As Peter O’Sullevan’s coffin was carried out of Chelsea’s Cranmer Court on Wednesday evening, the three hall porters each raised a glass of Rose with tears pouring down their faces. Peter would have like that, the Rose not the tears. 

The porters knew what they would be missing but they also knew that he would want them to celebrate because there was an awful lot to celebrate about – most of all from how he dealt with people. When Peter spoke to you, whether you were in that beautiful art-lined flat, a royal palace, the most distant racecourse, a scruffy railway carriage, or just a listener on the airwaves, you knew he had taken trouble about it. 

It was not an act. It was, and this is written absolutely as a compliment, it was a creation. In an extremely focussed, single-minded way, he built himself into the person he wanted to be. He was the nearest thing you will ever meet to a living work of art. He achieved this through a very rare mix of adjectives – a courteous, caring, driven, private, perfectionist, as elegant in his manners and eloquent in his speech as he was sharp in his ever-open eye for a bet and droll in his assessments of others. “He is nice” he would say of some mutual acquaintance, “but of course an absolute stranger to the truth.” Sure, Peter and his wife Pat had no children, they never extended beyond the Chelsea flat, there is not a single ‘next of kin’ and his activities were confined to a comparatively narrow field. Yet this only added definition to his identity and allowed him to make friends, and indeed readers and listeners, into family but on his own terms. 

He would be generous, informative, witty and even mischievous, but communication would be conducted with words and sentences that had style and education. A card from him, all beautiful handwriting and fountain pen, would be something to treasure almost as much as the ansafone messages: refined, mellifluous and sometimes with just the tiniest hint of mockery. “I know you are terribly busy but could you spare a moment from your frenetic schedule to give ‘the old wreck’ a call?” 

Journalism and broadcasting all too often search, to borrow just about the only two phrases recalled from O Level Maths, for the “lowest, common denominator. With O’Sullevan it was always the “highest common factor.” There was never any pretence that he was one of the people. He was an Irish born, French speaking, wine loving, Charterhouse educated aesthete, but he was also a committed journalist and broadcaster and so it was his duty to share what he knew and saw in the best manner possible to whoever was good enough to read or listen. He did indeed walk with kings – his 30 minute conversation with the Queen whilst walking round the royal paddocks remains the only recorded interview of our reigning monarch – but his words, and especially his tips, were for everyone.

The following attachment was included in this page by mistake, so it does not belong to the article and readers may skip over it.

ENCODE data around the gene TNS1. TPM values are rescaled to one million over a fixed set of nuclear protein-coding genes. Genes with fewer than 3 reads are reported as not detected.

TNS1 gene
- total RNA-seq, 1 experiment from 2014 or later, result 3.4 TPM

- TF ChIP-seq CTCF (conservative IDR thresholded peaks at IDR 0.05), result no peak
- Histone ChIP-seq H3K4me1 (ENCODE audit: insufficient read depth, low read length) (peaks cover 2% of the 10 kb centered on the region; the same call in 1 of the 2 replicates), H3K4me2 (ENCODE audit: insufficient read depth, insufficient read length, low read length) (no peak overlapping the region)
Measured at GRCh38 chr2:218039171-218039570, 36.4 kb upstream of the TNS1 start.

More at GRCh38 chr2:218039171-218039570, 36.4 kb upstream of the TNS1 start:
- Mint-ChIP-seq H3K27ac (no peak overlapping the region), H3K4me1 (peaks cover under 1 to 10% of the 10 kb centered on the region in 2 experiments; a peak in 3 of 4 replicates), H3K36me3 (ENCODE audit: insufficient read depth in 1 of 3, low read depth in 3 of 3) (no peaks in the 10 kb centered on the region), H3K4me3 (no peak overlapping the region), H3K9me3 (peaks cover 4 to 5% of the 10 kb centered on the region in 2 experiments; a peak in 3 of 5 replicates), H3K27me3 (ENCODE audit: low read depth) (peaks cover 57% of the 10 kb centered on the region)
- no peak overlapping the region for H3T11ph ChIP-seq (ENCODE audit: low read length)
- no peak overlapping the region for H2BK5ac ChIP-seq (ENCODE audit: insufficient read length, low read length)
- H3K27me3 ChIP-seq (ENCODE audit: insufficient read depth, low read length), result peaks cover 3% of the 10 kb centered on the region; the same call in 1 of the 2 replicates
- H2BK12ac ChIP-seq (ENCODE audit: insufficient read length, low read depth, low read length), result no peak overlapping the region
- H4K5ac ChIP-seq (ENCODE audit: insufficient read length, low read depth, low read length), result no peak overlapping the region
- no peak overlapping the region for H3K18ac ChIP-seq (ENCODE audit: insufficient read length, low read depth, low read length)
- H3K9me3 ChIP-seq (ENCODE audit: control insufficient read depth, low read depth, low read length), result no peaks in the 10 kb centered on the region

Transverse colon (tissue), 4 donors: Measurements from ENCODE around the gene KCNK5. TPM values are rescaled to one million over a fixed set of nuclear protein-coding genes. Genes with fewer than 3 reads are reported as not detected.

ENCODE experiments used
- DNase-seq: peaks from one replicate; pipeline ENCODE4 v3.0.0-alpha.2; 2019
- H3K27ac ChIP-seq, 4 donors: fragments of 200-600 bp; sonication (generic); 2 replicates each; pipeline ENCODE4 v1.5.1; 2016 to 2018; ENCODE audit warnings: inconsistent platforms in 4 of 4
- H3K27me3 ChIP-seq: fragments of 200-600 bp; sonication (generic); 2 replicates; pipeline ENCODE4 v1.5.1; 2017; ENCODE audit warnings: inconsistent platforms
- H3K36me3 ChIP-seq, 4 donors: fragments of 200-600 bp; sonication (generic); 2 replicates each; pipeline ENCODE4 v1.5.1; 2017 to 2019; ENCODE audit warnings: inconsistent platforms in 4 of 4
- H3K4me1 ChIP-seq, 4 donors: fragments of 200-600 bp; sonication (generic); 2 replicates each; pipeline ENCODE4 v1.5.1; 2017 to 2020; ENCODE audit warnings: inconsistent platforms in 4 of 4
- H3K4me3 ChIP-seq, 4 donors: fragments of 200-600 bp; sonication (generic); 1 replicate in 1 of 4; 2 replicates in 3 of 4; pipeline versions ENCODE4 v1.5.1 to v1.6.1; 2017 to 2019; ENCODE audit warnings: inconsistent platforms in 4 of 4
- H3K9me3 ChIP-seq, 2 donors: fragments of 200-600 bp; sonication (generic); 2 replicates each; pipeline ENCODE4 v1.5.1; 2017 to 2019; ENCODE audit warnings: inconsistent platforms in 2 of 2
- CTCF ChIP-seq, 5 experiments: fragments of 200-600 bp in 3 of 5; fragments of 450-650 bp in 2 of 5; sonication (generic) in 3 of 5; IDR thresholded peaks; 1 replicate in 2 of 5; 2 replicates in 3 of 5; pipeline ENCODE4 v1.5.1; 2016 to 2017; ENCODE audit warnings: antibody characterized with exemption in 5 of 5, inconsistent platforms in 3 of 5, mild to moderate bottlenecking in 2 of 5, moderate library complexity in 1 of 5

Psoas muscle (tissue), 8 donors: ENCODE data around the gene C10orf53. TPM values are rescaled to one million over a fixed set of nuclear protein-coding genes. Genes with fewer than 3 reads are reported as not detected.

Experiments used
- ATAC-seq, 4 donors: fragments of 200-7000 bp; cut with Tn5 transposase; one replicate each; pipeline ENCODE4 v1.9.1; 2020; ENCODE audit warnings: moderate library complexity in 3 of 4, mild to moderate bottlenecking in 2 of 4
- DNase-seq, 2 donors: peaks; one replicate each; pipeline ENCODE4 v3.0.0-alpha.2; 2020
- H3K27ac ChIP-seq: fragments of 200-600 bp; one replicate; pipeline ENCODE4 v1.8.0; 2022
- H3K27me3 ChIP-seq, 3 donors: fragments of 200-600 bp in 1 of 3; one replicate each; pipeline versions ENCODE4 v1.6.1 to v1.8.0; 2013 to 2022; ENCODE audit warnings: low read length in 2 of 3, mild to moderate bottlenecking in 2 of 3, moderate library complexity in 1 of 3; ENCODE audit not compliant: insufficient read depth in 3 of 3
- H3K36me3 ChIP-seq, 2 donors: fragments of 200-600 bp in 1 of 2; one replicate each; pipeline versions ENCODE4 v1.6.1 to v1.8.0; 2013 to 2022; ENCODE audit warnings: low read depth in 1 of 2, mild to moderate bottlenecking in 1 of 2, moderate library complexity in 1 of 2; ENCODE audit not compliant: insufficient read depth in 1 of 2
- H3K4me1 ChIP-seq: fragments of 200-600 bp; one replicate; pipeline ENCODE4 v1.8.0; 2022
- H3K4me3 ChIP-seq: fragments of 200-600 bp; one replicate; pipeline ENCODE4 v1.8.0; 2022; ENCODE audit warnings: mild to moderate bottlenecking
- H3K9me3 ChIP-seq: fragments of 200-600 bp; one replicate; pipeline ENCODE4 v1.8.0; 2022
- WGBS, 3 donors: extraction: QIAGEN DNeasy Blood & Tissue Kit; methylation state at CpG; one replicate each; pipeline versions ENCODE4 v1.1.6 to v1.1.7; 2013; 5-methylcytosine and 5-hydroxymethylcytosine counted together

People now remember him as “The Voice” but, without any comment on the present state of the paper, you might find it hard to believe that for a long time, Peter was better known for his column in the Daily Express than he was for calling the horses on the TV. It was obvious that he was on the closest terms with the highest players, indeed he was the closest confidant of the likes of Lester Piggott and Vincent O’Brien and was often the man who was actually getting the money on for Vincent, the greatest trainer in history. But it was also clear that he was looking for an edge for his readers and there would be times he would tell a trainer friend “we are going to need this one for ‘Bert At The Garage’ ” – “Bert” being one of the column’s best loved inventions. 

As a broadcaster he never let his love for the language give him licence to duck the detailed preparation on which all good commentary has to be based. While he was anything but a hearty, “life and soul of the party” and was always very nervous before transmission, he had great physical authority at the microphone. In truth he went on a few years too long and we admirers had some anxious moments while he struggled with big fields and failing eyesight into his 80th year. But in the end he gathered himself for some memorable finales and, almost the most remarkable thing about him, there was yet another glorious chapter ahead. 

Far from declining into Shakespeare’s sixth and seventh ages, Peter seemed to relish the freedom from the pressure of any impending performance and was even more open and generous and funny than he had ever been. His charity foundation raised over £4million for horse and animal welfare and his public opinions were as well chosen as they remained lucidly given. At the end his body had betrayed him to make this week a blessed release, but anyone who listened to his radio interview during Derby week but two months ago will have heard a perfect mind battling with a voice already beyond the grave. 

Most splendidly, Peter always kept a bit of mischief in the mix. At a long and well lubricated lunch in April 2010 he insisted that he had good information for the French horse Makfi in the upcoming Two Thousand Guineas and castigated we faint hearts for not following his £50 at the local betting shop. Makfi won at 33-1, O’Sullevan was on at 50s. Four years ago this week, on the morning of Frankel’s famous “Duel on The Downs” at Goodwood, he confided that he and his “wolf in sheep’s clothing” Golf R had been round the local motor racing circuit. “How fast did you go?” I asked chirpily, “150?” The great man scoffed – “150? We were still on the bridle.”  Back then Peter was only 93. 

On Wednesday evening, at about the time the Cranmer Court hall porters were raising their glasses in tribute, I got a text from a producer friend. It read: “they say you should never meet your heroes but he was the wonderful exception.”



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